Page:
If you’re creating with pea protein, it’s important to understand the attributes of your ingredients. Qualities like taste and function will determine what’s possible at the bench, and details like origin and sustainability of source will impact how your foods are ultimately marketed and sold.
But if your ingredients aren’t consistent – then your food’s quality and marketing potential won’t be, either. And ensuring the quality of plant protein requires a process that begins long before formulation.
It starts on the farm.
“The peas in NUTRALYS® protein stay in farmers’ hands until we’re ready to process them,” says Bruce Brolley, senior agronomist at Roquette Canada. “But every step is controlled.”
Roquette processes peas at facilities in both France and, beginning this year, Canada. The new facility means increased availability for plant protein ingredients that are taking the world by storm. But both Roquette facilities use the same method to ensure consistency of quality in NUTRALYS® protein.
That method is called the Roquette Pea Growing Protocol.
“The beauty of this protocol is that the farmers know just what we’re going to do with the ingredients they grow,” says Fabienne Pointier, who works closely with European growers in her role as agricultural commodities specialist at Roquette Switzerland. NUTRALYS® peas aren’t purchased as commodities, she says – they’re grown as specialty crops. From the very start, farmers know they’re growing peas for Roquette. And that makes adherence to quality standards possible.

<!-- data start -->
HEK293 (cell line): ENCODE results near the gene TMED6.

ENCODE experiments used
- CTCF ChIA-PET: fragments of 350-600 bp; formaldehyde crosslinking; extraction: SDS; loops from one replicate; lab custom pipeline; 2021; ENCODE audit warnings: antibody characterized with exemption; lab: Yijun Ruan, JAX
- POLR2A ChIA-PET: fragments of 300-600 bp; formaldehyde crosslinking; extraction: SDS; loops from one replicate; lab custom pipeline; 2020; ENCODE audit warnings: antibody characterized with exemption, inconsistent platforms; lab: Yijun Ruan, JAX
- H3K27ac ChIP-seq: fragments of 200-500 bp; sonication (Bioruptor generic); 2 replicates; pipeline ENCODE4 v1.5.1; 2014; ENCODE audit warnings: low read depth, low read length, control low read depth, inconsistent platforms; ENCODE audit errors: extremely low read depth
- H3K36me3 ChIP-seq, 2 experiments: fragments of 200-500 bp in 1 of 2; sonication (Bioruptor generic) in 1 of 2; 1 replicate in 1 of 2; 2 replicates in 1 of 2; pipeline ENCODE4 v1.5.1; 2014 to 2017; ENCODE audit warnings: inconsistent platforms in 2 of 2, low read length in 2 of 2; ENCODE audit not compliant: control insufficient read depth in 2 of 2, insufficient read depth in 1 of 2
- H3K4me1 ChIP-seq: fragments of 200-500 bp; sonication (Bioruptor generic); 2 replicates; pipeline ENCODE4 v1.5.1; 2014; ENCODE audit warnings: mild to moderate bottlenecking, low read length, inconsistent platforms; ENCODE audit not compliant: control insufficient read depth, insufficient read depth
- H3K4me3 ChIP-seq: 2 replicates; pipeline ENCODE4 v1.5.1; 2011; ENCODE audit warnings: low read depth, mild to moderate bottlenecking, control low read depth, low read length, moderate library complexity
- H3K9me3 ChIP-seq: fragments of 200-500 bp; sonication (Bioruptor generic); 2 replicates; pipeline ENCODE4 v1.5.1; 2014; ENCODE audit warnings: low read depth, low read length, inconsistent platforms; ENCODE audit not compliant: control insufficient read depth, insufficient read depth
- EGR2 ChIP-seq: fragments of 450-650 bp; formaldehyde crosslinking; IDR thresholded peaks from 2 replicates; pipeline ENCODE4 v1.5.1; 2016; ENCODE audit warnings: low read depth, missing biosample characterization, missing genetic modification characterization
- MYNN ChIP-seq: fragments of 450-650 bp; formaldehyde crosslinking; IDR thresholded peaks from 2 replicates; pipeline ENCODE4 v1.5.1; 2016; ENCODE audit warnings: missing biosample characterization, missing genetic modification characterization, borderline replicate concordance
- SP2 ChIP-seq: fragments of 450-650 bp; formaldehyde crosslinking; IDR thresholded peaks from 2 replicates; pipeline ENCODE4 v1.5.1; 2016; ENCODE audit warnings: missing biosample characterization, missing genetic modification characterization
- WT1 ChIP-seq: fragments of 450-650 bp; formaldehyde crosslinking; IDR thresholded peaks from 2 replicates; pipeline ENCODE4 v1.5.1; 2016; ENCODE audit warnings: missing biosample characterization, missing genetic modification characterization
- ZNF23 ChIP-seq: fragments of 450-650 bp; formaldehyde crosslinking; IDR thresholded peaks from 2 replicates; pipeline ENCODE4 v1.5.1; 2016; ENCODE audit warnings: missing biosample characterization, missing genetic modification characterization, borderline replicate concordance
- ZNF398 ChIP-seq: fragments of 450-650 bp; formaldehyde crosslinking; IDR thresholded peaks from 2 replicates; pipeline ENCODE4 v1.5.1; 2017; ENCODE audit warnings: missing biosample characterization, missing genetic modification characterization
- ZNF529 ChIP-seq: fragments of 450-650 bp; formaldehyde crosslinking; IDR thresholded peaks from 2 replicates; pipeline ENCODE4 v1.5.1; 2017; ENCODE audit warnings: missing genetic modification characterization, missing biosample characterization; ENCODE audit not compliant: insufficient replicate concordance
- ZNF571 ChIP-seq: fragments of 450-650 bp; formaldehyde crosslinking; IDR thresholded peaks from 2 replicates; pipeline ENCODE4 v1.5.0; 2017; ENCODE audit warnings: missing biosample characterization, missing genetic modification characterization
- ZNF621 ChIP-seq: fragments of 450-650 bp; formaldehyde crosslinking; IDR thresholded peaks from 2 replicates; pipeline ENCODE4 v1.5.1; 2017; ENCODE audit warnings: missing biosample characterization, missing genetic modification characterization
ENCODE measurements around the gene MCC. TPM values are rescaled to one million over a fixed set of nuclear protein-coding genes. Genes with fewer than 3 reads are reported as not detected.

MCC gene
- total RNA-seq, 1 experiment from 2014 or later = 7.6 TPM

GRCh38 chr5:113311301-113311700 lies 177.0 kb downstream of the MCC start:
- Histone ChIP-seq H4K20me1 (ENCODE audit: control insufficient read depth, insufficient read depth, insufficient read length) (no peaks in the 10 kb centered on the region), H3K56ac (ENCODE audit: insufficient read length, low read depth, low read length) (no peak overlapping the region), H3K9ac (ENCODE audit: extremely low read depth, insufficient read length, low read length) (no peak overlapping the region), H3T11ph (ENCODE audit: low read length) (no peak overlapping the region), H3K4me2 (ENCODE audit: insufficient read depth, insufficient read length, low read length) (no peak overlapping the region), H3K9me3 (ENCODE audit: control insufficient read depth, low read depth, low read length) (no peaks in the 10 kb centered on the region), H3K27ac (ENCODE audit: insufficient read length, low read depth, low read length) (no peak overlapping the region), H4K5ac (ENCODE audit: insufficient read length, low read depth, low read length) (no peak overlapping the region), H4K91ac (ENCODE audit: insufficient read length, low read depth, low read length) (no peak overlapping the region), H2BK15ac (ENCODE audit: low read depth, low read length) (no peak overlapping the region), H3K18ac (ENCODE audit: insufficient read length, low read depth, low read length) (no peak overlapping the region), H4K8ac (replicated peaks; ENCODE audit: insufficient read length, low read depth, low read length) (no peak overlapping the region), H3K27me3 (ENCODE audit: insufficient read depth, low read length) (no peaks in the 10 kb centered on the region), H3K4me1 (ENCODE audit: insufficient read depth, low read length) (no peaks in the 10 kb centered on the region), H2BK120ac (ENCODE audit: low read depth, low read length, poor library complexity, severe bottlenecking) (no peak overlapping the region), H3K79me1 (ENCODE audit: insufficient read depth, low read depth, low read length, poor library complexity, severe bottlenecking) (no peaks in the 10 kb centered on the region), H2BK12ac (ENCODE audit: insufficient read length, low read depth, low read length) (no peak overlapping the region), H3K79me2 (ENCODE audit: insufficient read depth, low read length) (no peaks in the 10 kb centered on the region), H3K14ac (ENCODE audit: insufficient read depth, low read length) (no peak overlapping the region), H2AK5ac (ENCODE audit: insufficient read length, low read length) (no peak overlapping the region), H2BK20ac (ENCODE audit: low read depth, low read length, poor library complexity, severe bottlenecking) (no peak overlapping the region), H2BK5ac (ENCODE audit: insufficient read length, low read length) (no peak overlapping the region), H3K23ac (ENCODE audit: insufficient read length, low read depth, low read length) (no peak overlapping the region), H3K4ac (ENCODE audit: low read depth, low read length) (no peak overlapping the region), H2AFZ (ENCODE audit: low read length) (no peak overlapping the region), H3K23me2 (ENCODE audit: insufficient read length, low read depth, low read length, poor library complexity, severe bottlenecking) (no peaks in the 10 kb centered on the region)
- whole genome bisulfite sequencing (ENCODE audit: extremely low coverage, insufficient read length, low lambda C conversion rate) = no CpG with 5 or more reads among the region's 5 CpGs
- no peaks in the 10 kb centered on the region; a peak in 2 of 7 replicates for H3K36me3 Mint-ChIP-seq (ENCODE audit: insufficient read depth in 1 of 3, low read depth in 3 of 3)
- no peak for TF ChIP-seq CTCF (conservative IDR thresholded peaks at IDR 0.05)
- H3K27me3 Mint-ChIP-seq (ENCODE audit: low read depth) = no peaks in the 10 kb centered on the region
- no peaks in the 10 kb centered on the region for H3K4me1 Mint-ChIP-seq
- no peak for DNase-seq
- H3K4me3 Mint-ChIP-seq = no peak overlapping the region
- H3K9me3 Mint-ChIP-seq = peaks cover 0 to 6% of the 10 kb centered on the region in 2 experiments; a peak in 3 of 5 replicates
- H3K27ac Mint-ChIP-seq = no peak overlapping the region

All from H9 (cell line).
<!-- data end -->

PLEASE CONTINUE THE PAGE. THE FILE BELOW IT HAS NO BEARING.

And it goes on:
Here are three ways the Roquette Protocol guides farmers as they grow and store peas to be used in NUTRALYS® ingredients.
- It guides varietal selection. “There are certain varieties of pea we prefer,” Brolley says, “because of their performance and their quality.” We’re working toward having farmers commit to growing with preferred varieties.
- It guides plant protection practices. “We don’t allow certain products to be used on our peas,” Brolley says. Farms growing for Roquette hold themselves to a specific standard in crop treatment.
- It guides sustainability and crop management practices. “We want our farmers to be best in class,” Brolley says. “So we encourage the use of sustainable management practices, using data developed by regional research.”
While the Roquette Pea Growing Protocol ensures consistency, it isn’t a fixed set of rules – each year, as farmers sign new contracts, they work with Roquette to make improvements and updates to protocol guidelines. This makes for a standard of quality that’s consistent but allows for variations in best practices that come with varying geography and seasonal changes.
In that sense, the protocol is more than a rulebook: It’s a process for continual improvement.
“It’s really a collaboration,” Pointier says. “Every year, it may change a little bit depending on what everybody learned the previous year. It’s based on experience and discussion.”
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